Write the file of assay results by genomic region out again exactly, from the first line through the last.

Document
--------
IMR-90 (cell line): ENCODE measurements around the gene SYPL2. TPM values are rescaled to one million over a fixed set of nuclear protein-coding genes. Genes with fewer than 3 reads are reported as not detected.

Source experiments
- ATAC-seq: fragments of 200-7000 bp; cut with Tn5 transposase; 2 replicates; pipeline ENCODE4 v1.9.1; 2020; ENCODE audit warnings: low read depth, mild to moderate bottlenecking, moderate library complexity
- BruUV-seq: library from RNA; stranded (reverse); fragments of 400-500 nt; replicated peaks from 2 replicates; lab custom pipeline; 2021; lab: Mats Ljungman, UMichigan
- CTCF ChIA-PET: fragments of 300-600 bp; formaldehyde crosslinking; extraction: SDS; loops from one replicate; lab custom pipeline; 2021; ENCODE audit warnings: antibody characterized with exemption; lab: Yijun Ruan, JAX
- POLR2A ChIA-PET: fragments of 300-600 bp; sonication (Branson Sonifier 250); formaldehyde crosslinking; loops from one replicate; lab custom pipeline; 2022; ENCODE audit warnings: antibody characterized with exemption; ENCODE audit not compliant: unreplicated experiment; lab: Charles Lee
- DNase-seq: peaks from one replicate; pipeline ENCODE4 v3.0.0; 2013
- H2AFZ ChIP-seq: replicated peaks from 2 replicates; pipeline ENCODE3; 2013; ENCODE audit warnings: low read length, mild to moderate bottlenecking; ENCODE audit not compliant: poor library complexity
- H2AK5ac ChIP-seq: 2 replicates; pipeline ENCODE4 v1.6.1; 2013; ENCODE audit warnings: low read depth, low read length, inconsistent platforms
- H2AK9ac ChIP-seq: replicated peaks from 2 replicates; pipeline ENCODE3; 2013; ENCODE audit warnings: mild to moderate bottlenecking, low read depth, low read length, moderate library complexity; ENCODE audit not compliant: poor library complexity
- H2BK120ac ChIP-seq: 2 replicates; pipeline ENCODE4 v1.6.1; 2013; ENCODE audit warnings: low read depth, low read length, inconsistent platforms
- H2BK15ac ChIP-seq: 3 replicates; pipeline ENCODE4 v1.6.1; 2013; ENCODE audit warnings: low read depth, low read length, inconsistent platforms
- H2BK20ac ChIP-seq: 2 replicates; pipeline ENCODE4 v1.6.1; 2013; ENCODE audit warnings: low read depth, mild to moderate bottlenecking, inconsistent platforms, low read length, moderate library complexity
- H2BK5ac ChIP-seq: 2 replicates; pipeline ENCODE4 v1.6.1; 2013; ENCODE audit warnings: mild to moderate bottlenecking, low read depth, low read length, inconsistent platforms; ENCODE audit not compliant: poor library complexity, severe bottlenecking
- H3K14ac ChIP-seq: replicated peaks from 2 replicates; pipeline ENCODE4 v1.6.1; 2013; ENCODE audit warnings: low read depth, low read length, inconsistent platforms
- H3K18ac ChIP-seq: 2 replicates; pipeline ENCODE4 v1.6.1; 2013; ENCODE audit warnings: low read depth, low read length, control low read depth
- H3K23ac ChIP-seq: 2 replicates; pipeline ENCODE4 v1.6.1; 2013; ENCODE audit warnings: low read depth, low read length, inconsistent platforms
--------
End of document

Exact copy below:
IMR-90 (cell line): ENCODE measurements around the gene SYPL2. TPM values are rescaled to one million over a fixed set of nuclear protein-coding genes. Genes with fewer than 3 reads are reported as not detected.

Source experiments
- ATAC-seq: fragments of 200-7000 bp; cut with Tn5 transposase; 2 replicates; pipeline ENCODE4 v1.9.1; 2020; ENCODE audit warnings: low read depth, mild to moderate bottlenecking, moderate library complexity
- BruUV-seq: library from RNA; stranded (reverse); fragments of 400-500 nt; replicated peaks from 2 replicates; lab custom pipeline; 2021; lab: Mats Ljungman, UMichigan
- CTCF ChIA-PET: fragments of 300-600 bp; formaldehyde crosslinking; extraction: SDS; loops from one replicate; lab custom pipeline; 2021; ENCODE audit warnings: antibody characterized with exemption; lab: Yijun Ruan, JAX
- POLR2A ChIA-PET: fragments of 300-600 bp; sonication (Branson Sonifier 250); formaldehyde crosslinking; loops from one replicate; lab custom pipeline; 2022; ENCODE audit warnings: antibody characterized with exemption; ENCODE audit not compliant: unreplicated experiment; lab: Charles Lee
- DNase-seq: peaks from one replicate; pipeline ENCODE4 v3.0.0; 2013
- H2AFZ ChIP-seq: replicated peaks from 2 replicates; pipeline ENCODE3; 2013; ENCODE audit warnings: low read length, mild to moderate bottlenecking; ENCODE audit not compliant: poor library complexity
- H2AK5ac ChIP-seq: 2 replicates; pipeline ENCODE4 v1.6.1; 2013; ENCODE audit warnings: low read depth, low read length, inconsistent platforms
- H2AK9ac ChIP-seq: replicated peaks from 2 replicates; pipeline ENCODE3; 2013; ENCODE audit warnings: mild to moderate bottlenecking, low read depth, low read length, moderate library complexity; ENCODE audit not compliant: poor library complexity
- H2BK120ac ChIP-seq: 2 replicates; pipeline ENCODE4 v1.6.1; 2013; ENCODE audit warnings: low read depth, low read length, inconsistent platforms
- H2BK15ac ChIP-seq: 3 replicates; pipeline ENCODE4 v1.6.1; 2013; ENCODE audit warnings: low read depth, low read length, inconsistent platforms
- H2BK20ac ChIP-seq: 2 replicates; pipeline ENCODE4 v1.6.1; 2013; ENCODE audit warnings: low read depth, mild to moderate bottlenecking, inconsistent platforms, low read length, moderate library complexity
- H2BK5ac ChIP-seq: 2 replicates; pipeline ENCODE4 v1.6.1; 2013; ENCODE audit warnings: mild to moderate bottlenecking, low read depth, low read length, inconsistent platforms; ENCODE audit not compliant: poor library complexity, severe bottlenecking
- H3K14ac ChIP-seq: replicated peaks from 2 replicates; pipeline ENCODE4 v1.6.1; 2013; ENCODE audit warnings: low read depth, low read length, inconsistent platforms
- H3K18ac ChIP-seq: 2 replicates; pipeline ENCODE4 v1.6.1; 2013; ENCODE audit warnings: low read depth, low read length, control low read depth
- H3K23ac ChIP-seq: 2 replicates; pipeline ENCODE4 v1.6.1; 2013; ENCODE audit warnings: low read depth, low read length, inconsistent platforms